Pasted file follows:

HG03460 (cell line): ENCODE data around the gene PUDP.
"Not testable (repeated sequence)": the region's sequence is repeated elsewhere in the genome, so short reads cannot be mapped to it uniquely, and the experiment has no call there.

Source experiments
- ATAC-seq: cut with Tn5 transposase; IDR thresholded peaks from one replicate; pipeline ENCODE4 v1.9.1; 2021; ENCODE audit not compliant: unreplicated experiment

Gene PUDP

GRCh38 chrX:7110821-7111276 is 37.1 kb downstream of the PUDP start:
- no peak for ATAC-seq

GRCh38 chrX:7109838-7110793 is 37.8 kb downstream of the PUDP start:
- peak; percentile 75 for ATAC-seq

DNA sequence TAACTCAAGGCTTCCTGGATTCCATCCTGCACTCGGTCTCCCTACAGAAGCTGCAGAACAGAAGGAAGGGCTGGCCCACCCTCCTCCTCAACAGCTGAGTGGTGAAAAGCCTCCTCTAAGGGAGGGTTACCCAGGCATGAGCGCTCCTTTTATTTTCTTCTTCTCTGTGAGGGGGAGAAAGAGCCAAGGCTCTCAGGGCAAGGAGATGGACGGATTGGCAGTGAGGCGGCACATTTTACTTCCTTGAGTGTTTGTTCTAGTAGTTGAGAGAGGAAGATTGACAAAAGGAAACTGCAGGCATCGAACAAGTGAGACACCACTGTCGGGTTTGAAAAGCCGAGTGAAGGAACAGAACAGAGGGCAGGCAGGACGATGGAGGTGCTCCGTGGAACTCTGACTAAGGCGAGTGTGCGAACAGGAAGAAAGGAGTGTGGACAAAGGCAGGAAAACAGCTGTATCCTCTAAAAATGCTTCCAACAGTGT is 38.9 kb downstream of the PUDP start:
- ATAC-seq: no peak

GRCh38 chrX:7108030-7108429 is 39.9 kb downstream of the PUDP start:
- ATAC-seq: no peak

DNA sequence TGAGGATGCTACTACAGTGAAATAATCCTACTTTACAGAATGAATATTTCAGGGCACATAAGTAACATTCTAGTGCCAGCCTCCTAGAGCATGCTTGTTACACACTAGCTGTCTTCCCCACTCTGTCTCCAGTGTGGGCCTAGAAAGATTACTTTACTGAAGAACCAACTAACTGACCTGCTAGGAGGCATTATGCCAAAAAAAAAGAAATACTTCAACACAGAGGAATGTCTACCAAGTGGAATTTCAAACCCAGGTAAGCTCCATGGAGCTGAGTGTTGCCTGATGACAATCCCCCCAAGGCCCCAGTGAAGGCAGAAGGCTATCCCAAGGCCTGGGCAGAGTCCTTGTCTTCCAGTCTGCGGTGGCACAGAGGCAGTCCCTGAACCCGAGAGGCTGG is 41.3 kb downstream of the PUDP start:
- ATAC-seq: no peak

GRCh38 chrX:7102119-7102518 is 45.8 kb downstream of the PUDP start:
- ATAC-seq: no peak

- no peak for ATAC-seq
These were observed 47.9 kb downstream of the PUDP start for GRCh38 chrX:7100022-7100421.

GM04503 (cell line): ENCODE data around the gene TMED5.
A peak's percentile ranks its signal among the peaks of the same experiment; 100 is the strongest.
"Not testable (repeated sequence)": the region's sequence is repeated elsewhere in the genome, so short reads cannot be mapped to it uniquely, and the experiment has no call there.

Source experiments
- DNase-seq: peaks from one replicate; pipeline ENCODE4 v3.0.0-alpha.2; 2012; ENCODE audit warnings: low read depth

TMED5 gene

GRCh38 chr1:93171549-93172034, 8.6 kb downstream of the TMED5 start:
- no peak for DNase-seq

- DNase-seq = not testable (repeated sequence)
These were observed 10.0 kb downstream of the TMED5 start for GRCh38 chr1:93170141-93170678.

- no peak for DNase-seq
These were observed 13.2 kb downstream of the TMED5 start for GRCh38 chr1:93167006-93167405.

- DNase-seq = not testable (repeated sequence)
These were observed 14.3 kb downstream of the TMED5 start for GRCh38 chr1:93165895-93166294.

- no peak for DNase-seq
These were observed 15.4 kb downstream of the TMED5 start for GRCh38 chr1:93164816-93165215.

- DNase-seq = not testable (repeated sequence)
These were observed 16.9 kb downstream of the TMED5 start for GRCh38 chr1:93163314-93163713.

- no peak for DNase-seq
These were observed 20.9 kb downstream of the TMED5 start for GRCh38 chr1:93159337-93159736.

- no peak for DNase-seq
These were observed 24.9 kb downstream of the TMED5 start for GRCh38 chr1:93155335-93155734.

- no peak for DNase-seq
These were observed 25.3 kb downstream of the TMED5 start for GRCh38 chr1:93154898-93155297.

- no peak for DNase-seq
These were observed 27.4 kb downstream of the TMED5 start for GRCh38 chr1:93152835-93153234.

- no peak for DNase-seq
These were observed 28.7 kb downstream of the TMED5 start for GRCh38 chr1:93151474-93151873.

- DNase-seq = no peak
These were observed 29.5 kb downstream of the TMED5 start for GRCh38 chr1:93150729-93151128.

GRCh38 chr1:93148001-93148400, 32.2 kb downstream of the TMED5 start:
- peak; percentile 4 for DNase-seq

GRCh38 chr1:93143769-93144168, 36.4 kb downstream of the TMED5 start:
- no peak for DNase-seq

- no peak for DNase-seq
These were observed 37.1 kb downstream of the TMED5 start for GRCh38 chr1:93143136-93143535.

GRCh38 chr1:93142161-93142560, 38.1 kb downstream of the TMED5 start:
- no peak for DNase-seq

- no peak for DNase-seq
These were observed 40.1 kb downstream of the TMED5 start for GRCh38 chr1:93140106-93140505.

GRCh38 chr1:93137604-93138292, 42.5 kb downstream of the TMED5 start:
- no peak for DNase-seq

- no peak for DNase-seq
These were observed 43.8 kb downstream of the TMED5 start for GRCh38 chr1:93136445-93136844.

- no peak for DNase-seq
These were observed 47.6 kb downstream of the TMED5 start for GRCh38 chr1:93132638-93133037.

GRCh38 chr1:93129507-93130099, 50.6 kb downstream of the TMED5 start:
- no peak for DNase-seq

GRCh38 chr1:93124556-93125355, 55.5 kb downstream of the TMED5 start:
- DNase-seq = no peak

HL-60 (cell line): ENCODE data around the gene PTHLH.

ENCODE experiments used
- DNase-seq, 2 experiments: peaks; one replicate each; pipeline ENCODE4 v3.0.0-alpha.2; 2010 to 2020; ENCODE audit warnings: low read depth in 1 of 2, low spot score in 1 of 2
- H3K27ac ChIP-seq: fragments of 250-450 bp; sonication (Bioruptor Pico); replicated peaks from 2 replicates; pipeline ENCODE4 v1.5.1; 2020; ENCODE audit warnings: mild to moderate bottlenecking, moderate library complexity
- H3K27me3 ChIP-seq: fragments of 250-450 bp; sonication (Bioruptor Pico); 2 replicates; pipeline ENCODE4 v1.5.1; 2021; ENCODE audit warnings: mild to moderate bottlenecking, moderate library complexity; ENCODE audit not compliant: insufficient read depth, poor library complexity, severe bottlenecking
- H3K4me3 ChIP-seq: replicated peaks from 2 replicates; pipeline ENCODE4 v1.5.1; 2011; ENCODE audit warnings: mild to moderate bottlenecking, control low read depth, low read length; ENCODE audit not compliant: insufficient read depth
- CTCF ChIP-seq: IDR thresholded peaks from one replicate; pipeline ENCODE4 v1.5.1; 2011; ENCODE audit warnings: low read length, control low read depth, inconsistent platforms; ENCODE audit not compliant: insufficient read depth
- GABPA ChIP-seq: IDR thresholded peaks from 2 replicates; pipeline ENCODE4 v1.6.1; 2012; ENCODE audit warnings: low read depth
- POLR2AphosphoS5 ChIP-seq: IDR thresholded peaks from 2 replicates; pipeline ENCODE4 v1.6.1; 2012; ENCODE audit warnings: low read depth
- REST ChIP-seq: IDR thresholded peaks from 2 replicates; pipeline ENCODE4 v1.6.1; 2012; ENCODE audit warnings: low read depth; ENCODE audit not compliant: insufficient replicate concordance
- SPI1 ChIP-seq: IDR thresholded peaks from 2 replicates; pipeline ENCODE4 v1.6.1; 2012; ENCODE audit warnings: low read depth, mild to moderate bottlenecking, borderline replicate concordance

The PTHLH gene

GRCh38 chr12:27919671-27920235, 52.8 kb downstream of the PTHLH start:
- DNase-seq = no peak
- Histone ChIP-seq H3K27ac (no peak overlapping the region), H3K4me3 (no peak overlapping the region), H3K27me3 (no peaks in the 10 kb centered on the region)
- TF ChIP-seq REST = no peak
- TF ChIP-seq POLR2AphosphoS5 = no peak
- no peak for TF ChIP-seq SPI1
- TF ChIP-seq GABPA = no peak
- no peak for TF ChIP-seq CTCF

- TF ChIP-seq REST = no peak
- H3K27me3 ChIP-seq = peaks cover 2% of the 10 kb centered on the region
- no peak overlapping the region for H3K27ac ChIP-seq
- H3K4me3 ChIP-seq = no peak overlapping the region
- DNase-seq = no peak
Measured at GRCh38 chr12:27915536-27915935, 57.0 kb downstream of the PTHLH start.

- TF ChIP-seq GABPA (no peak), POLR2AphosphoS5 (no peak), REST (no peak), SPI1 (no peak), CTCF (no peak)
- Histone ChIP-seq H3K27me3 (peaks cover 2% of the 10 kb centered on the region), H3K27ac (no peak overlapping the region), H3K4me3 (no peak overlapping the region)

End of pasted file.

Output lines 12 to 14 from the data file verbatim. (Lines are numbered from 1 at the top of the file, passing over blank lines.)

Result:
GRCh38 chrX:7108030-7108429 is 39.9 kb downstream of the PUDP start:
- ATAC-seq: no peak

DNA sequence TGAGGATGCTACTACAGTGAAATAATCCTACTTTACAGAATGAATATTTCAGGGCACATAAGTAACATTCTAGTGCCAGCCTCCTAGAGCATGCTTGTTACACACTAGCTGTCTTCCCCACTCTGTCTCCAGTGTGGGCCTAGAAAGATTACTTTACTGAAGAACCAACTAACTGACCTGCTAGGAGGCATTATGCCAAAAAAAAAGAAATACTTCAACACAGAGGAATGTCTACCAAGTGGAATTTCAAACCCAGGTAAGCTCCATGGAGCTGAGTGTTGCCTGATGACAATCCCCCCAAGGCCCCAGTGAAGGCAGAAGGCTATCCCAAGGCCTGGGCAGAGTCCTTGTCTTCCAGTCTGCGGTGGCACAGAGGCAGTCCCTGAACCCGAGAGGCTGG is 41.3 kb downstream of the PUDP start: